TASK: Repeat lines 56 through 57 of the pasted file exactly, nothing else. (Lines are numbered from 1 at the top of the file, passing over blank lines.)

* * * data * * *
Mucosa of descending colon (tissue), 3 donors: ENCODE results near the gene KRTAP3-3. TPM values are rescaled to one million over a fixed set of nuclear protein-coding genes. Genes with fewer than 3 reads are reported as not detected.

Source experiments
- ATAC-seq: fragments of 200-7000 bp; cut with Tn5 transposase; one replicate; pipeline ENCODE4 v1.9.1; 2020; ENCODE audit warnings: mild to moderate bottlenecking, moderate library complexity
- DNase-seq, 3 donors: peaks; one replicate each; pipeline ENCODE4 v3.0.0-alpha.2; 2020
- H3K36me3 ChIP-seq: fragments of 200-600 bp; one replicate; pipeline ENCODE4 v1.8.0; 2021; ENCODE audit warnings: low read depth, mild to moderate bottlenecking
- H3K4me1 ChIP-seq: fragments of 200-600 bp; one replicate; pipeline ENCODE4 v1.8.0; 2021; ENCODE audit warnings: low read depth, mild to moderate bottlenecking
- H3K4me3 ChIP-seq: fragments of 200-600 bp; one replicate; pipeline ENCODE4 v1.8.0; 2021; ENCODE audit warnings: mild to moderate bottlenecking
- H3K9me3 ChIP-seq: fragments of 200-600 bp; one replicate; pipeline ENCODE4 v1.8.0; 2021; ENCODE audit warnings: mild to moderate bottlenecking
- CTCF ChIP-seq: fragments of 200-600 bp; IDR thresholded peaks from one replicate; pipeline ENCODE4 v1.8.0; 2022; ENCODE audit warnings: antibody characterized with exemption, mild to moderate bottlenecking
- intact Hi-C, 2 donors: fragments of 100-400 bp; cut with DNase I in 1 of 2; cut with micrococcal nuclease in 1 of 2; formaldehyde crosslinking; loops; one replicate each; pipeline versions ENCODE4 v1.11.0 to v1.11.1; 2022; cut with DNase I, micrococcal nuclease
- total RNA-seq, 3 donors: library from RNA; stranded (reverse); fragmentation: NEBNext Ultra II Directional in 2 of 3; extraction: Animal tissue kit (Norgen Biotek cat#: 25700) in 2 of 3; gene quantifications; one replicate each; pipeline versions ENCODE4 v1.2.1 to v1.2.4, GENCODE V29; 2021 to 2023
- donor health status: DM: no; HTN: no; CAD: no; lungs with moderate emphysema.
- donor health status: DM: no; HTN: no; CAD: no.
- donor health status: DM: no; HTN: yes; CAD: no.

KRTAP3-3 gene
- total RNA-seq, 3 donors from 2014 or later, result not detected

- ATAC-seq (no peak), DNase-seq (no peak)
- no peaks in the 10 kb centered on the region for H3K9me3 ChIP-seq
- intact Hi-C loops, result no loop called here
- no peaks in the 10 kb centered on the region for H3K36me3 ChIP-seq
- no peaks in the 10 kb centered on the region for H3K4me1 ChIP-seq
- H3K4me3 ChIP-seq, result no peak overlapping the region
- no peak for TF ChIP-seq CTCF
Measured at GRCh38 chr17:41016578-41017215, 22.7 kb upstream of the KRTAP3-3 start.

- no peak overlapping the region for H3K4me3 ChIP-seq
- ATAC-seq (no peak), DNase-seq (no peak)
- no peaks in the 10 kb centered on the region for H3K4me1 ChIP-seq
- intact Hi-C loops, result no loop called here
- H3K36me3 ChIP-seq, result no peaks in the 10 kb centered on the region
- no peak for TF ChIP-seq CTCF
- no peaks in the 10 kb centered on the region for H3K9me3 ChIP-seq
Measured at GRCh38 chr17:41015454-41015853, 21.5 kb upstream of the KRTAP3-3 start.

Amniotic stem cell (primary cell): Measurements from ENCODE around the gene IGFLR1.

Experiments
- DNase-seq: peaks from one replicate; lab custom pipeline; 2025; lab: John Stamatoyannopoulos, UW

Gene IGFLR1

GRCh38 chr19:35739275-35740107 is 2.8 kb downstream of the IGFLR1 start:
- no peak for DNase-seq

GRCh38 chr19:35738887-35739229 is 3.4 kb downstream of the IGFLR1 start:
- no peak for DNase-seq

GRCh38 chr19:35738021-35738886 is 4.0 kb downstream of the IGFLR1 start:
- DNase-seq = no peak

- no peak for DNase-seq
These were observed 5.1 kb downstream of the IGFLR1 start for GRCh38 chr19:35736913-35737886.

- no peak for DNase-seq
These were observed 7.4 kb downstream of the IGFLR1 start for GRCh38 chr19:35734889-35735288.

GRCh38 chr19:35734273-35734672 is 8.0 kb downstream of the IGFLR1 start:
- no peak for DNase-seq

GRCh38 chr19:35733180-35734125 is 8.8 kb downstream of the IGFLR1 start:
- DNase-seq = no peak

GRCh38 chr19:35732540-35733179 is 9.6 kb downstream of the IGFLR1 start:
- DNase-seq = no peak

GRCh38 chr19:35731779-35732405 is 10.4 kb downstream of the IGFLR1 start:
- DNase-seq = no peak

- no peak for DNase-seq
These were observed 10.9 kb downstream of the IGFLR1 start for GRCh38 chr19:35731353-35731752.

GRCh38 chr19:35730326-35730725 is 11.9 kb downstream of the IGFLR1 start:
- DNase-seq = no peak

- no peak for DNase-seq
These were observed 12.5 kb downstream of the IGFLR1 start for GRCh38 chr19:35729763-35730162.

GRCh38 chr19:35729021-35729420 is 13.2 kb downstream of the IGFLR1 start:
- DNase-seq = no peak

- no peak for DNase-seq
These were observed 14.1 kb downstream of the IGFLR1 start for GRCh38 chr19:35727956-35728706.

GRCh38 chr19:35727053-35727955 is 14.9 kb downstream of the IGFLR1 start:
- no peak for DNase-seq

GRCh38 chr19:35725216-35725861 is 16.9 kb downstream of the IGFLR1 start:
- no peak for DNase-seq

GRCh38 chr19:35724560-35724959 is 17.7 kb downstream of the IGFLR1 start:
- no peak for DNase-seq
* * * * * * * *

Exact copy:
These were observed 10.9 kb downstream of the IGFLR1 start for GRCh38 chr19:35731353-35731752.

GRCh38 chr19:35730326-35730725 is 11.9 kb downstream of the IGFLR1 start: